‘Bob Ross: Happy Accidents, Betrayal, and Greed’ Is a Misleading Title and Won’t Ruin Your Childhood

If you were a kid growing up in the late 1980s and early ‘90s, then you may be familiar with famous painter Bob Ross and his beloved television show, The Joy of Painting. Originally airing on PBS, the show ran for 31 seasons before coming to an end in 1994. 

Ross was well known for his friendly, calm demeanor — which was often showcased in the television program. In each episode, the painter taught audiences how to create breathtaking landscapes with the use of oil paint. For some fans of the original show, the title implied that the documentary would uncover some scandalous, dark secrets about the painter. However, the film delves into a completely different narrative. 

The Netflix documentary does not paint Bob Ross in a negative light 

At the height of the pandemic, Bob Ross’ half-hour television series had a resurgence in popularity on streaming services. While many viewers found Ross painting “happy clouds” as a comforting pass time, some were wary of Joshua Rofé’s Netflix documentary titled Bob Ross: Happy Accidents, Betrayal, and Greed.

Executive produced by Melissa McCarthy and Ben Falcone, Bob Ross: Happy Accidents, Betrayal, and Greed center on the events that took place after Ross’ death. While the famous painter captivated the hearts of millions many with his paintings, the ongoing legal battle over his business empire casts a dark cloud on his happy trees. 

Director Joshua Rofé wanted to give Ross’ family a chance to speak up

Bob Ross painting a picture in the film 'Bob Ross: Happy Accidents, Betrayal & Greed'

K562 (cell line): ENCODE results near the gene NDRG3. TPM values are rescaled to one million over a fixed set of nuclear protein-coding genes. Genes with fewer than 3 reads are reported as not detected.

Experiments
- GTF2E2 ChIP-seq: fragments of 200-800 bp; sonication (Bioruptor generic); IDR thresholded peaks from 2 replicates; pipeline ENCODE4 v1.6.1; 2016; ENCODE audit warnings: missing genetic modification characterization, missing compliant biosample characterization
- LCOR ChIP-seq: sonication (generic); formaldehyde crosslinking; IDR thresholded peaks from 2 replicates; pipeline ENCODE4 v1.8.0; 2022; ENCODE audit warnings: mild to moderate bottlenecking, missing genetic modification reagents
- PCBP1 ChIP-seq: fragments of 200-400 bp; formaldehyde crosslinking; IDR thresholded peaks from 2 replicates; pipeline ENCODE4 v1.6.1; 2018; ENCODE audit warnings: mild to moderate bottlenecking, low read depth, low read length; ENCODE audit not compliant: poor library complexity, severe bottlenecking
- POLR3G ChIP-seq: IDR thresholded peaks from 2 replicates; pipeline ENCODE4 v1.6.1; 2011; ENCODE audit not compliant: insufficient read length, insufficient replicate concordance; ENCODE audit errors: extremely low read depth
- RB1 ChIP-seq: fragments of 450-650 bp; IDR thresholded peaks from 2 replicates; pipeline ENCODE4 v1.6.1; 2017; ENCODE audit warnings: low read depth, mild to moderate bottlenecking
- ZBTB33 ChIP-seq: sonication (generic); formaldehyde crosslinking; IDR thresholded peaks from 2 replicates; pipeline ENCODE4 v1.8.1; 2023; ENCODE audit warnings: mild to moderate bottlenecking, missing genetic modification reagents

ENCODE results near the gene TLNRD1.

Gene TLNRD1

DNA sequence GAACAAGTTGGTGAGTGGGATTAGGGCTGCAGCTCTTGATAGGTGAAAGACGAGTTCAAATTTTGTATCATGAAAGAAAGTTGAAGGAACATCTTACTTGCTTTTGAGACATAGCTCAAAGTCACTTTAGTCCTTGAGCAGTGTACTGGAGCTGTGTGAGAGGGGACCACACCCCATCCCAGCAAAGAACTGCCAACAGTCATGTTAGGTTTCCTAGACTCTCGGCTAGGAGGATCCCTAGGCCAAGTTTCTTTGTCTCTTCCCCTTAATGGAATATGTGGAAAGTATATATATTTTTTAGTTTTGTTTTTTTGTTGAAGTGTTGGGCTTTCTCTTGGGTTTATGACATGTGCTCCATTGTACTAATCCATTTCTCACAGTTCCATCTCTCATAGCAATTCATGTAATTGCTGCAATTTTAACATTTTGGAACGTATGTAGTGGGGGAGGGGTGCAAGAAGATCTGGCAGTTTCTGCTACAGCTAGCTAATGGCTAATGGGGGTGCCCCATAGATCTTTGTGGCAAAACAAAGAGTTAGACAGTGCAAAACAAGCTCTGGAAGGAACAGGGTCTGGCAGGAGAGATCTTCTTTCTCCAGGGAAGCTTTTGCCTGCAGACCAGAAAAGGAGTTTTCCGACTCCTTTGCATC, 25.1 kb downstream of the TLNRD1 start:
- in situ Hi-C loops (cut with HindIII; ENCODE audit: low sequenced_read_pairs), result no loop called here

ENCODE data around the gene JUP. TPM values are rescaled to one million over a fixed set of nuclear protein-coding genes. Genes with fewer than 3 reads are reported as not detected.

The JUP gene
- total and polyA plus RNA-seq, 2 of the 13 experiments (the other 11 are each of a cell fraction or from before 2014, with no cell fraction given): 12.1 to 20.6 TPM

Bob Ross in the documentary film ‘Happy Accidents Betrayal Greed’ | Netflix

Ross attained worldwide success with the help of a couple named Annette and Walt Kowalski. After the famous painter died at the age of 52 due to complications from lymphoma, the two seized control over Bob Ross Industries. Director Joshua Rofé sat down with Bob Ross’s son Steve and the legal battle over Ross’ legacy. Rofé also talked to his former colleague Dana Jester, his friend John Thamm and other notable figures in the painter’s life. 

In an interview with Entertainment Weekly, the director explained why he chose to center the documentary on Ross’s family. ​“We started to reach out to people who knew and worked with Bob and two things became really clear,” said Rofé, while referring to the Netflix project. “One, was that they loved Bob and, two, was that they were afraid to speak about him publicly.”

“I knew I had to make this film because I wanted to know why. In the wake of his passing, all these years later, there are people who loved him who were afraid to speak about him,” he continued. “It was all-around fear of this legal retaliation in those initial phone calls [and] the legalities are obviously key parts of the story. But what I was more interested in was the morality and the battle as it related to that.”

The documentary film has received positive reviews from critics 

When Netflix released the film to its streaming platform on August 25, it became a hit amongst young and old audiences. Upon its release to the platform, the 90-minute documentary currently sits at the No. 8 spot on Netflix’s Top 10. Additionally, the film has been performing well among critics. For instance, the documentary has received a rating of 7.1 out of 10 on IMDb and 72 percent on Rotten Tomatoes. Even though some film critics have slammed the project for the misleading title, it surely won’t ruin anyone’s childhood and is worth a watch. 

Bob Ross: Happy Accidents, Betrayal & Greed is now streaming on Netflix.

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